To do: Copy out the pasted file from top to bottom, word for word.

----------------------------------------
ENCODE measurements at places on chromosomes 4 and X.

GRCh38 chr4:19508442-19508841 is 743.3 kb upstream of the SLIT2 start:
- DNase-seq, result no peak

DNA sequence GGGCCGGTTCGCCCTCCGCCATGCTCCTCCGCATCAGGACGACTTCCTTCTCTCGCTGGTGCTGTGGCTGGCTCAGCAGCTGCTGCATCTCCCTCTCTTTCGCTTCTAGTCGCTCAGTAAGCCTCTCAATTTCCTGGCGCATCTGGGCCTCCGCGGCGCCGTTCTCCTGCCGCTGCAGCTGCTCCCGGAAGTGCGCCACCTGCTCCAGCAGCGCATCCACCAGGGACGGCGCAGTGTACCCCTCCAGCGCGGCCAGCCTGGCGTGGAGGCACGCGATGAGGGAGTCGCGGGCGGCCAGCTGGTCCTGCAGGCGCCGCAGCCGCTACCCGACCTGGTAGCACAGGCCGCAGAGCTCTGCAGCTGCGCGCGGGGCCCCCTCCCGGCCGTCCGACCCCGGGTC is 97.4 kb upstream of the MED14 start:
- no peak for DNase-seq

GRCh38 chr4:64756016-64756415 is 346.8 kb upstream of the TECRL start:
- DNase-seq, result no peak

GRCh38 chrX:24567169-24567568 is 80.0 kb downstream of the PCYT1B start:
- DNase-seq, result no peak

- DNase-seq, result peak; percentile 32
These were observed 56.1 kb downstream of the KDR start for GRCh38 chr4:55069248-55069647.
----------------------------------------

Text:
ENCODE measurements at places on chromosomes 4 and X.

GRCh38 chr4:19508442-19508841 is 743.3 kb upstream of the SLIT2 start:
- DNase-seq, result no peak

DNA sequence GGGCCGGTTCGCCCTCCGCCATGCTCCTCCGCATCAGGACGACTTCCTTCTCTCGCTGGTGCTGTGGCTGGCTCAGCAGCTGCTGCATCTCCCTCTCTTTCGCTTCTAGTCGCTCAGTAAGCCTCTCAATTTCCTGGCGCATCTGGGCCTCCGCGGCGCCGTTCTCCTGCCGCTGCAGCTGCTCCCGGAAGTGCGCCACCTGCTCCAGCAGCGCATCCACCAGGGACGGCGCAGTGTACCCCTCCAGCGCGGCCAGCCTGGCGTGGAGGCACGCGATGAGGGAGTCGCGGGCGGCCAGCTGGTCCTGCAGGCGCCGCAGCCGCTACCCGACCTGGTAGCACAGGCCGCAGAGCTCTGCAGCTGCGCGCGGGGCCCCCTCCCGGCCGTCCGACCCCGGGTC is 97.4 kb upstream of the MED14 start:
- no peak for DNase-seq

GRCh38 chr4:64756016-64756415 is 346.8 kb upstream of the TECRL start:
- DNase-seq, result no peak

GRCh38 chrX:24567169-24567568 is 80.0 kb downstream of the PCYT1B start:
- DNase-seq, result no peak

- DNase-seq, result peak; percentile 32
These were observed 56.1 kb downstream of the KDR start for GRCh38 chr4:55069248-55069647.